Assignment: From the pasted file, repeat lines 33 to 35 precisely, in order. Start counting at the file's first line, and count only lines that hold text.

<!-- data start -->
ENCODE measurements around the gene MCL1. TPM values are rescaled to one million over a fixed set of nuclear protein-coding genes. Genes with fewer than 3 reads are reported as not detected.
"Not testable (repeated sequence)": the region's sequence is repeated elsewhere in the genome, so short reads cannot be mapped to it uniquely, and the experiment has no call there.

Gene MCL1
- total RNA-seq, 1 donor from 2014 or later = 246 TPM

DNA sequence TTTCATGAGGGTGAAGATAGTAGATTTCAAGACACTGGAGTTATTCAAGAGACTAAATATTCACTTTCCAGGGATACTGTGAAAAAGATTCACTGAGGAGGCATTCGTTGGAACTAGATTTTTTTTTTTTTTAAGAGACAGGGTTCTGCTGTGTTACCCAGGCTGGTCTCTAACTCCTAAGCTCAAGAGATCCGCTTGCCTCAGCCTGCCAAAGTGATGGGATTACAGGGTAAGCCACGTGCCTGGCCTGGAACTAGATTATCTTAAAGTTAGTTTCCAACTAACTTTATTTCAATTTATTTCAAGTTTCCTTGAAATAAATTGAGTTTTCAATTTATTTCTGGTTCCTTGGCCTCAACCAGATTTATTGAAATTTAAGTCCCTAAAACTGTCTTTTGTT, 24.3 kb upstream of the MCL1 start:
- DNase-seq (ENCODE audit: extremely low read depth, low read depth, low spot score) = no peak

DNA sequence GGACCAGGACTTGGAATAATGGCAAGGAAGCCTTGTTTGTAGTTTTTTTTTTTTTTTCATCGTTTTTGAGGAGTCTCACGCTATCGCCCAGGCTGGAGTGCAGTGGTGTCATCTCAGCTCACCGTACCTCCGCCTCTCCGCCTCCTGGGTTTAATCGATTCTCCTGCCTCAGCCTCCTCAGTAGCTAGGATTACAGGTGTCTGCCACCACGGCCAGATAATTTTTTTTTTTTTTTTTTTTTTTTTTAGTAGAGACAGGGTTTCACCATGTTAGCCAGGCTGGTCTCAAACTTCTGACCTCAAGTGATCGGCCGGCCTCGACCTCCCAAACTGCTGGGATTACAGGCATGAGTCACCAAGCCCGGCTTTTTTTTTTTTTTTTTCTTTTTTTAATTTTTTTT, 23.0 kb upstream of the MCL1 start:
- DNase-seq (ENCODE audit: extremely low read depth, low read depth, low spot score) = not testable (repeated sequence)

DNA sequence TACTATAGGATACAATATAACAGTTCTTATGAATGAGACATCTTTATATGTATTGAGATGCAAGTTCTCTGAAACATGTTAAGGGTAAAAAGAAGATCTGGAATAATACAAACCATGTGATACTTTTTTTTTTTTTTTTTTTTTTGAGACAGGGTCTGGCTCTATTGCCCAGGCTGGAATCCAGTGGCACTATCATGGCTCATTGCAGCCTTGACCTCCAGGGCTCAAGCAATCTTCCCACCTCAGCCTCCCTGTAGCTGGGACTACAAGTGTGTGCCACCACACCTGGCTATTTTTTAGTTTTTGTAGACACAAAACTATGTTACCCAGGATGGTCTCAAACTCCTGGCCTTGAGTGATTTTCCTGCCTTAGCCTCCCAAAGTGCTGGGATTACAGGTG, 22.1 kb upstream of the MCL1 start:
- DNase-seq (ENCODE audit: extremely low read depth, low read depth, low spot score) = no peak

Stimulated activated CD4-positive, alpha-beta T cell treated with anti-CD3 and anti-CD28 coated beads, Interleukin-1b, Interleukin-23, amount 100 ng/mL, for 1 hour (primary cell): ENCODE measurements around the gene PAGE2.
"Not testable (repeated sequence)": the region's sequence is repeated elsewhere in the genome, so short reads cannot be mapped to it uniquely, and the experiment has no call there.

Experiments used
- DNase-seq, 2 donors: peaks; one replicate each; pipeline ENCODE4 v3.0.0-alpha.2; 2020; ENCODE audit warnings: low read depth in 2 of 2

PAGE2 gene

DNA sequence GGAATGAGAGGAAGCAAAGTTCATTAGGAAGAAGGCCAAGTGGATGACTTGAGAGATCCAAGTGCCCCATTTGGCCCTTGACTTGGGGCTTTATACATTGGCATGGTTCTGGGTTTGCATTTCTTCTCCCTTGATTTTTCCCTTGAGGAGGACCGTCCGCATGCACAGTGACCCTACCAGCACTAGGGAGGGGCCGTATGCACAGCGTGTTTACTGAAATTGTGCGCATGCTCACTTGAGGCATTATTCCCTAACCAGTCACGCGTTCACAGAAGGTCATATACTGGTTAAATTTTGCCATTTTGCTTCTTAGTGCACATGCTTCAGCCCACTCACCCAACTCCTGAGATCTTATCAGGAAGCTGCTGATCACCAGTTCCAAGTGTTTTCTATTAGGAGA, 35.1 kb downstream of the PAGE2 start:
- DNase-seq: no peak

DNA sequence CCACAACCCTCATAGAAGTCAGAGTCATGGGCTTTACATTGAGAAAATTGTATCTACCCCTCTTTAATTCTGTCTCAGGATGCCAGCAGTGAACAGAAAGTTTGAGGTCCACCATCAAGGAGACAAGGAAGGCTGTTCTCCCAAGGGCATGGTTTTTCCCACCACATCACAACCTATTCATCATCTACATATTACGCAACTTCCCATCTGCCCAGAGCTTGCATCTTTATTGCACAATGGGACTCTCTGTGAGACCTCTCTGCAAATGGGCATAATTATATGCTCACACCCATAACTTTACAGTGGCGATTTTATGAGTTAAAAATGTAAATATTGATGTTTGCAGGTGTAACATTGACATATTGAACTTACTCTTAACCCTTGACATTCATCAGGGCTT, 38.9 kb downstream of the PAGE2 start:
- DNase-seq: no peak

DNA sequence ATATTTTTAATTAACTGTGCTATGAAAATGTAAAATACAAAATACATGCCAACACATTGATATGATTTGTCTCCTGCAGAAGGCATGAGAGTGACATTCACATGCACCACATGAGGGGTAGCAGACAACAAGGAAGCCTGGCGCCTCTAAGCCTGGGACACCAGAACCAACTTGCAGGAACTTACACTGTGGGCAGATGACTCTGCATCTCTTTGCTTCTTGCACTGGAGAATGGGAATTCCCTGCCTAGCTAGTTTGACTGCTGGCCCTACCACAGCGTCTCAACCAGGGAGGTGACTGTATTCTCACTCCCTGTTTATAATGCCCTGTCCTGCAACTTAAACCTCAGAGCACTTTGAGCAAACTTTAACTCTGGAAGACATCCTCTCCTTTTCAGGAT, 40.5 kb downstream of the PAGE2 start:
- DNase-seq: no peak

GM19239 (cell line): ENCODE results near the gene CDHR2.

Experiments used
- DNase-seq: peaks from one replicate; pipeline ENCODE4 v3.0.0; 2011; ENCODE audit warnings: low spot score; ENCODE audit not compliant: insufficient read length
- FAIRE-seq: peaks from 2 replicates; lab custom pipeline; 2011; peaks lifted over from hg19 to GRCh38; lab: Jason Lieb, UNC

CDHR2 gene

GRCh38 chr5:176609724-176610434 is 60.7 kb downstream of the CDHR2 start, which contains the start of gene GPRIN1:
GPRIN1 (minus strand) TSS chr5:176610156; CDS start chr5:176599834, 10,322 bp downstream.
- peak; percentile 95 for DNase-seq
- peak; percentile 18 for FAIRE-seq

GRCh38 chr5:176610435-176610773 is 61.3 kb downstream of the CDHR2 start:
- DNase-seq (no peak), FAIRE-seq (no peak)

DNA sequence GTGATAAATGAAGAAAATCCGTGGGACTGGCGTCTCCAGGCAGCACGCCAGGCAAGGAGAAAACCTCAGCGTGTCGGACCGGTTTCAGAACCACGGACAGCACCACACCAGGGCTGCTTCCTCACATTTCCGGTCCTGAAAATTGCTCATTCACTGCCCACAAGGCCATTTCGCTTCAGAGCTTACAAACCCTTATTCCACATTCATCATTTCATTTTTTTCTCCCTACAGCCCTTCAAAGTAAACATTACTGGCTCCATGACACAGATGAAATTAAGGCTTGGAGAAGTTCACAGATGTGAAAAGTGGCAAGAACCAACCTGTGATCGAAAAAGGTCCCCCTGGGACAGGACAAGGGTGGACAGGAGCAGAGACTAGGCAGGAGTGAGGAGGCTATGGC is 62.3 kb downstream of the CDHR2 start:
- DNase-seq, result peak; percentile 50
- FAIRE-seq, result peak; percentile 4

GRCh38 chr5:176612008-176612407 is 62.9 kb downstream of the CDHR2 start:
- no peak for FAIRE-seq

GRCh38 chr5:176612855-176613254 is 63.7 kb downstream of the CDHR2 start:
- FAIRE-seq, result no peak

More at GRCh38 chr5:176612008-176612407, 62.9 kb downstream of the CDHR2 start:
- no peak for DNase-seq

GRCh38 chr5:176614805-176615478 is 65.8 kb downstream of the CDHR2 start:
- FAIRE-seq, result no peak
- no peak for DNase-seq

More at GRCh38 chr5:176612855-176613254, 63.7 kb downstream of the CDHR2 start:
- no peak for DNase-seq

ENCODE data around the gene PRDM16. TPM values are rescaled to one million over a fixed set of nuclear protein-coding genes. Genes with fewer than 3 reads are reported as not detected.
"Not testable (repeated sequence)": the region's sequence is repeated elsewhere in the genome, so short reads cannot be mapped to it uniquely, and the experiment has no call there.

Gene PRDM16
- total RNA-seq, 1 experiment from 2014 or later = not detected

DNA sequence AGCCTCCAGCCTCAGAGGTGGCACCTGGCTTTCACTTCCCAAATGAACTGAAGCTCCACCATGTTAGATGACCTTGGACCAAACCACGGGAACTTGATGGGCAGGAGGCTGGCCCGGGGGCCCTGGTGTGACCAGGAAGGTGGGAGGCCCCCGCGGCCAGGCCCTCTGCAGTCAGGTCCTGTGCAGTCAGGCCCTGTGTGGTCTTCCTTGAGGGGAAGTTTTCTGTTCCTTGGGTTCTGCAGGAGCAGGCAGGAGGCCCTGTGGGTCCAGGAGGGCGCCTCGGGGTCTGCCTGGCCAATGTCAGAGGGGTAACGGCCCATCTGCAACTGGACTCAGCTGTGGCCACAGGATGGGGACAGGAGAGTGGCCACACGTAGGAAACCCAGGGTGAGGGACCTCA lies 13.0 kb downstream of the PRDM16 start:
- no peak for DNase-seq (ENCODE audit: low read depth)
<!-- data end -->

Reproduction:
DNA sequence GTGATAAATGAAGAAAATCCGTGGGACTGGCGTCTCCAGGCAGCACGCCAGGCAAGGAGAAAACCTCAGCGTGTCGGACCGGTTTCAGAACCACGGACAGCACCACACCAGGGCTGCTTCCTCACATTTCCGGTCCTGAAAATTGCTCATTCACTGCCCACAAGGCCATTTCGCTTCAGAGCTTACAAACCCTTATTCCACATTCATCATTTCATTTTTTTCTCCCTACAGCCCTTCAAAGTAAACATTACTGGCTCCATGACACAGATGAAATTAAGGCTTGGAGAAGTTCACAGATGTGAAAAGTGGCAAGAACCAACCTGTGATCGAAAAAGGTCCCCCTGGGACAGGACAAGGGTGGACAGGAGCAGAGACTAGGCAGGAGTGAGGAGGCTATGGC is 62.3 kb downstream of the CDHR2 start:
- DNase-seq, result peak; percentile 50
- FAIRE-seq, result peak; percentile 4